There was a story in the New York Times about a year ago that NO ONE SENT ME. I know a bunch of you read the Times (lookin’ at you, Frankel). So where were you, my so called “friends,” when Fred Kress was profiled?
The story is ostensibly about hospice care, and the fact that it is better to die at home if at all possible. But what the story is really about is how when you only have a few months to live you can let the glorious crazy deep within you shine, and no one can say a damn word about it.
This is (or was) Fred Kress, he died in January of this year at age 46.
He had been diagnosed with hepatitis C, and only given a short time to live. By all accounts his life prior to death was not the best:
He had had a 20-year love-hate relationship with a girlfriend and was living, at the time of his diagnosis, with his widowed mother. His 17-year-old daughter has Rett syndrome, an autismlike disease that has left her unable to speak. And the day last February when his doctors told him he had no more than a year to live, his girlfriend and his best friend hooked up.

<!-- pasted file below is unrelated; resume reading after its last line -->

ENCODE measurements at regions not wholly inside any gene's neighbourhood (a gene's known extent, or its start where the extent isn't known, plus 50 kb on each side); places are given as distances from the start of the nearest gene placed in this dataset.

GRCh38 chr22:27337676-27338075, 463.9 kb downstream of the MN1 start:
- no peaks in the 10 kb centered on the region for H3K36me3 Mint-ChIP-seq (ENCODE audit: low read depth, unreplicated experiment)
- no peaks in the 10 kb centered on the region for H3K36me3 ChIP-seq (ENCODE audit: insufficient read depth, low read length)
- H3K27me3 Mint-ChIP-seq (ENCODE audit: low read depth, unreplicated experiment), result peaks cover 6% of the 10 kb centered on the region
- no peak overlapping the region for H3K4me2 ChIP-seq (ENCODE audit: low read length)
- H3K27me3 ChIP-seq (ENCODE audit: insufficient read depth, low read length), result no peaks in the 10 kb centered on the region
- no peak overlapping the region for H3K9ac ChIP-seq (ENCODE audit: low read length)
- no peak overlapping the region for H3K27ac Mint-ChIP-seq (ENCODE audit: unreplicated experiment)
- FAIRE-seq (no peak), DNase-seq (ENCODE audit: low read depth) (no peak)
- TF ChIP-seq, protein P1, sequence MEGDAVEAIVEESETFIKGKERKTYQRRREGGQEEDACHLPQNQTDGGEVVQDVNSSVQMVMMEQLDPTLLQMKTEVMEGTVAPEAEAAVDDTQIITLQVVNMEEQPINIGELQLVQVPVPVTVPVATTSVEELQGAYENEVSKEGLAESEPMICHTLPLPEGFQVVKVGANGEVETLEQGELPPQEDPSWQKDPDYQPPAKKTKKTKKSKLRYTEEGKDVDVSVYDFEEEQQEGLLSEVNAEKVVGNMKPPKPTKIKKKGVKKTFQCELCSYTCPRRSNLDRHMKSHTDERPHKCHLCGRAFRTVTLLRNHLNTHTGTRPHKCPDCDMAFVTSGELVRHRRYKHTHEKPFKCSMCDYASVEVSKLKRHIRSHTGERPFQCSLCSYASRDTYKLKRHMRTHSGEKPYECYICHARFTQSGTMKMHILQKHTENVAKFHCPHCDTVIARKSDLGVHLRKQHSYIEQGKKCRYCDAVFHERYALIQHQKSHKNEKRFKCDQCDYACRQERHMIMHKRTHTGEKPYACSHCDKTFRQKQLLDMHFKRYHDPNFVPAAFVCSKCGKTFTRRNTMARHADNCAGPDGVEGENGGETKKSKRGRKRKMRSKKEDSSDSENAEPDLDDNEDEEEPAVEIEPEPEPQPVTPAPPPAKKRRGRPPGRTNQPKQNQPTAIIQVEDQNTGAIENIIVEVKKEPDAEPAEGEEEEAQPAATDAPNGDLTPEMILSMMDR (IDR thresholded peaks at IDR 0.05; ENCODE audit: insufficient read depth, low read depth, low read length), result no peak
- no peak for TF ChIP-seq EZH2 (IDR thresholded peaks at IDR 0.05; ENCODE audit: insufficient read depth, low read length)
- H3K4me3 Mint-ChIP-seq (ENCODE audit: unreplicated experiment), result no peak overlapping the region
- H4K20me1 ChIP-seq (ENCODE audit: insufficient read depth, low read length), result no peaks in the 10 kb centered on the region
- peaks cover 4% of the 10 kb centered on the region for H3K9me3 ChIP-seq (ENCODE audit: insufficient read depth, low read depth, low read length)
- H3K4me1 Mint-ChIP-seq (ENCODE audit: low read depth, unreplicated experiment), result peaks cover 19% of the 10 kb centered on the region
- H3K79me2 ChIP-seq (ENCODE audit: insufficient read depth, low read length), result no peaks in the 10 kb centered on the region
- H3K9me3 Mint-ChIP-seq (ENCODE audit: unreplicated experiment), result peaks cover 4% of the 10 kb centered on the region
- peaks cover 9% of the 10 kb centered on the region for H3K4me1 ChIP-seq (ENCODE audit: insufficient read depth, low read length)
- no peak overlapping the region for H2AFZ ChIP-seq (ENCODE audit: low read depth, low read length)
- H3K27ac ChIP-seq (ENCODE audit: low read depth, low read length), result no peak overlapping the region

Even more depressing than his whore girlfriend is that he likely gave the hepatitis C to himself. Not through drinking, but through his artistic passion of making fluorescent alien masks out of fiberglass, which he made while working with chemicals, “in a small, windowless room, ignoring all the warning labels on the supplies he used.”
So when he found out he was dying, Kress turned his room into a shrine for the alien masks and 30 mannequin heads (also fluorescent painted). The room looks pretty fly, honestly. I would totally die in that room. And the best part is that he was totally comfortable in this world he was able to create for himself.
This video only has 348 views, which is a shame. Kress is so humble. He talks about his art and his autistic daughter and his thoughts on death. It’s good.
For more stories, including one about turning a room into a Vermont version of a Hawaiian paradise complete with oven heated driveway sand, article here.